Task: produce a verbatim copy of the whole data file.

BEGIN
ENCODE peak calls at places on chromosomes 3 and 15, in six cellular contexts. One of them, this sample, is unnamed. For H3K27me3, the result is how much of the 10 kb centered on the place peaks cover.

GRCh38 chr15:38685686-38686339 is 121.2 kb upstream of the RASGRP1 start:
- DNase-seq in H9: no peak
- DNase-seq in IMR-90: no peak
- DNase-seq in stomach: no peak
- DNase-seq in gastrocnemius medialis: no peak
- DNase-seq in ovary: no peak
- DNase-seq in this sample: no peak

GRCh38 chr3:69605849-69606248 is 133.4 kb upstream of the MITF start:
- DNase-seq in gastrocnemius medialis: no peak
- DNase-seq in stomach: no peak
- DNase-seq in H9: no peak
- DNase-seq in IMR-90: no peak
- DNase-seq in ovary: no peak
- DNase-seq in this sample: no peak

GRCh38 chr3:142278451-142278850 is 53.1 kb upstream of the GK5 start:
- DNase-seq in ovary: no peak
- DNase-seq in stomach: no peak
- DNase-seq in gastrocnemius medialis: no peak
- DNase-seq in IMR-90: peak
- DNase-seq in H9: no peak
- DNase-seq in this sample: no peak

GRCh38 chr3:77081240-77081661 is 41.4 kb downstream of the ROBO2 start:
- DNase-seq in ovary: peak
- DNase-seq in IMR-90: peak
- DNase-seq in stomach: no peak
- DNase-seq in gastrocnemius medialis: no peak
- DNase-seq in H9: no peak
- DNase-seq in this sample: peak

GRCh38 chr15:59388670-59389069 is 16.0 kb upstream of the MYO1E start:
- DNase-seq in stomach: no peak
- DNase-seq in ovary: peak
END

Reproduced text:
ENCODE peak calls at places on chromosomes 3 and 15, in six cellular contexts. One of them, this sample, is unnamed. For H3K27me3, the result is how much of the 10 kb centered on the place peaks cover.

GRCh38 chr15:38685686-38686339 is 121.2 kb upstream of the RASGRP1 start:
- DNase-seq in H9: no peak
- DNase-seq in IMR-90: no peak
- DNase-seq in stomach: no peak
- DNase-seq in gastrocnemius medialis: no peak
- DNase-seq in ovary: no peak
- DNase-seq in this sample: no peak

GRCh38 chr3:69605849-69606248 is 133.4 kb upstream of the MITF start:
- DNase-seq in gastrocnemius medialis: no peak
- DNase-seq in stomach: no peak
- DNase-seq in H9: no peak
- DNase-seq in IMR-90: no peak
- DNase-seq in ovary: no peak
- DNase-seq in this sample: no peak

GRCh38 chr3:142278451-142278850 is 53.1 kb upstream of the GK5 start:
- DNase-seq in ovary: no peak
- DNase-seq in stomach: no peak
- DNase-seq in gastrocnemius medialis: no peak
- DNase-seq in IMR-90: peak
- DNase-seq in H9: no peak
- DNase-seq in this sample: no peak

GRCh38 chr3:77081240-77081661 is 41.4 kb downstream of the ROBO2 start:
- DNase-seq in ovary: peak
- DNase-seq in IMR-90: peak
- DNase-seq in stomach: no peak
- DNase-seq in gastrocnemius medialis: no peak
- DNase-seq in H9: no peak
- DNase-seq in this sample: peak

GRCh38 chr15:59388670-59389069 is 16.0 kb upstream of the MYO1E start:
- DNase-seq in stomach: no peak
- DNase-seq in ovary: peak